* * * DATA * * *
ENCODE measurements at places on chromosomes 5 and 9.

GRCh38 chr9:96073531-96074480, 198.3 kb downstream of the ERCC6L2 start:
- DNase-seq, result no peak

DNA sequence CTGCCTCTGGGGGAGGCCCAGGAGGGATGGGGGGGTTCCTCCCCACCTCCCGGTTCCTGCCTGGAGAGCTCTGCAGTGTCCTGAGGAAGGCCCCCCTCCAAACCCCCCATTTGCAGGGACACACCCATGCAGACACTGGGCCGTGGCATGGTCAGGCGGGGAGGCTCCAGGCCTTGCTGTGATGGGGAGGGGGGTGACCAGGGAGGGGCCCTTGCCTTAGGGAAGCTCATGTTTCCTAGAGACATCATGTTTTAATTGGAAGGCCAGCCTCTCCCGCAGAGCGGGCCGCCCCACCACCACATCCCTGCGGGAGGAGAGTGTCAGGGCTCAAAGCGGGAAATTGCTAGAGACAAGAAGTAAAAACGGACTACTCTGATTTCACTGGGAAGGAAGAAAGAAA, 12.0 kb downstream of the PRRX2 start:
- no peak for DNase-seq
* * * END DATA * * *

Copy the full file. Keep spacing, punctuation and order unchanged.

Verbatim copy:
ENCODE measurements at places on chromosomes 5 and 9.

GRCh38 chr9:96073531-96074480, 198.3 kb downstream of the ERCC6L2 start:
- DNase-seq, result no peak

DNA sequence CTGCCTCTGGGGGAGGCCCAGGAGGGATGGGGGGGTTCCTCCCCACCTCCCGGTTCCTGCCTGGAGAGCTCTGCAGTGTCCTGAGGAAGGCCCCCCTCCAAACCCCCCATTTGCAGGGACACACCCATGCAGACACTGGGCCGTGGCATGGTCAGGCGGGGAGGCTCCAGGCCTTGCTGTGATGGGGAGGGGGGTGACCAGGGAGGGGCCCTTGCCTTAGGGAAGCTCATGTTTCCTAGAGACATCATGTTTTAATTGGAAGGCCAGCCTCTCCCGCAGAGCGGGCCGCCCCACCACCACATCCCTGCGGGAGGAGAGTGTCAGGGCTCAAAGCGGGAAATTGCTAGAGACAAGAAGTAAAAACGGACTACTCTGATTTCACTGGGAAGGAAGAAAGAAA, 12.0 kb downstream of the PRRX2 start:
- no peak for DNase-seq